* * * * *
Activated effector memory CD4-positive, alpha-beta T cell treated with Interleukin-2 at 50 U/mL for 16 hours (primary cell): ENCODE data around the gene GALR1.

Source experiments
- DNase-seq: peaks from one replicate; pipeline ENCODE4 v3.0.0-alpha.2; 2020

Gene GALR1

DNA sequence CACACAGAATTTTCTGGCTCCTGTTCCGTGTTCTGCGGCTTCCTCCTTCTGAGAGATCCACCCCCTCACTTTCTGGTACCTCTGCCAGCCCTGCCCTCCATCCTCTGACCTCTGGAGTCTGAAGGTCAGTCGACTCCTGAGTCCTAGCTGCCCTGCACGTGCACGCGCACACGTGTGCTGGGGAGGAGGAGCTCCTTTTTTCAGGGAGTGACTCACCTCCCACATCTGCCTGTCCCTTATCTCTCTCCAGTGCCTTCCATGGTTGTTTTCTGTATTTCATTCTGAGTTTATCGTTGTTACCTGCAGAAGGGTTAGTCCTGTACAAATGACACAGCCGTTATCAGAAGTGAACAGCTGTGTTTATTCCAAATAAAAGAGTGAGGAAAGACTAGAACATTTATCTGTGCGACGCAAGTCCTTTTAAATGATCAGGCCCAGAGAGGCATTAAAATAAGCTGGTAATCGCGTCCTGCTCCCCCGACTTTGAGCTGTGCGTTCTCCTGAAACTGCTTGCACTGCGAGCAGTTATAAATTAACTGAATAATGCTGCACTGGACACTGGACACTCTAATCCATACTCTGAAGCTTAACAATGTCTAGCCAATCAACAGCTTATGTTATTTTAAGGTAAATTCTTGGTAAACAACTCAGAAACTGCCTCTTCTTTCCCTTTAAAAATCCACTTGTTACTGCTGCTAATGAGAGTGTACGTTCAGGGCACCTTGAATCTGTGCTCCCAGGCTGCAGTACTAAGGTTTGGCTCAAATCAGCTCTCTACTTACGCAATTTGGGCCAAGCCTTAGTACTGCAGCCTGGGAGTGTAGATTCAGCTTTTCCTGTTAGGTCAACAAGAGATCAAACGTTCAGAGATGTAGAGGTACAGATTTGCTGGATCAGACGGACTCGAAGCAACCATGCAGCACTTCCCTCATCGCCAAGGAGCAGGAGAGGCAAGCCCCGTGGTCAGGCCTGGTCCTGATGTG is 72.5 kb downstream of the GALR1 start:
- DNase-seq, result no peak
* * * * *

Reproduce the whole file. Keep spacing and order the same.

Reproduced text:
Activated effector memory CD4-positive, alpha-beta T cell treated with Interleukin-2 at 50 U/mL for 16 hours (primary cell): ENCODE data around the gene GALR1.

Source experiments
- DNase-seq: peaks from one replicate; pipeline ENCODE4 v3.0.0-alpha.2; 2020

Gene GALR1

DNA sequence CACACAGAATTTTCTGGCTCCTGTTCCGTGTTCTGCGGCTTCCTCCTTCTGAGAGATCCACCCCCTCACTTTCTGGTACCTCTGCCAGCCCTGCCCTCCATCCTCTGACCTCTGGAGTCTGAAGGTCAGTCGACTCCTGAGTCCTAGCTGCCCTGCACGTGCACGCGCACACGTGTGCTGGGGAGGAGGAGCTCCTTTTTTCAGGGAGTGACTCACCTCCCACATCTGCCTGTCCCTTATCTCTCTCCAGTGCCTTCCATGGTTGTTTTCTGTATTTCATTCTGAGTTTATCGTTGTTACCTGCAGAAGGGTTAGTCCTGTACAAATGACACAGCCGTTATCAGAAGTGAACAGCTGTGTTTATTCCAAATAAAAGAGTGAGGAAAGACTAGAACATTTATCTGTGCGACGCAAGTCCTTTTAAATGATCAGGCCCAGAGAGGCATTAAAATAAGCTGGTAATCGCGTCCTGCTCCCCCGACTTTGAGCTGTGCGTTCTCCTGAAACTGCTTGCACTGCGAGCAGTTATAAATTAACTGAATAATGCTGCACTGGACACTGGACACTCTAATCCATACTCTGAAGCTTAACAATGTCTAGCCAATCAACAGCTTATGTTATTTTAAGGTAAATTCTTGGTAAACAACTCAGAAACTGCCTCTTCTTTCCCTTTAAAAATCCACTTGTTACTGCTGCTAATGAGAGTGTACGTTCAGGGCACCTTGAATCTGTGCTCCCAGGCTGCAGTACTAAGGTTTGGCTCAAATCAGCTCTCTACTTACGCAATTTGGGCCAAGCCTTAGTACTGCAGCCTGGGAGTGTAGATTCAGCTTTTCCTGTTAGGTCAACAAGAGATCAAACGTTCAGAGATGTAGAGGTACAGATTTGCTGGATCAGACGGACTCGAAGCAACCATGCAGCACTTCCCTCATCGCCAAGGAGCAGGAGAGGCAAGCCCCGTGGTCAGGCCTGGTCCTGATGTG is 72.5 kb downstream of the GALR1 start:
- DNase-seq, result no peak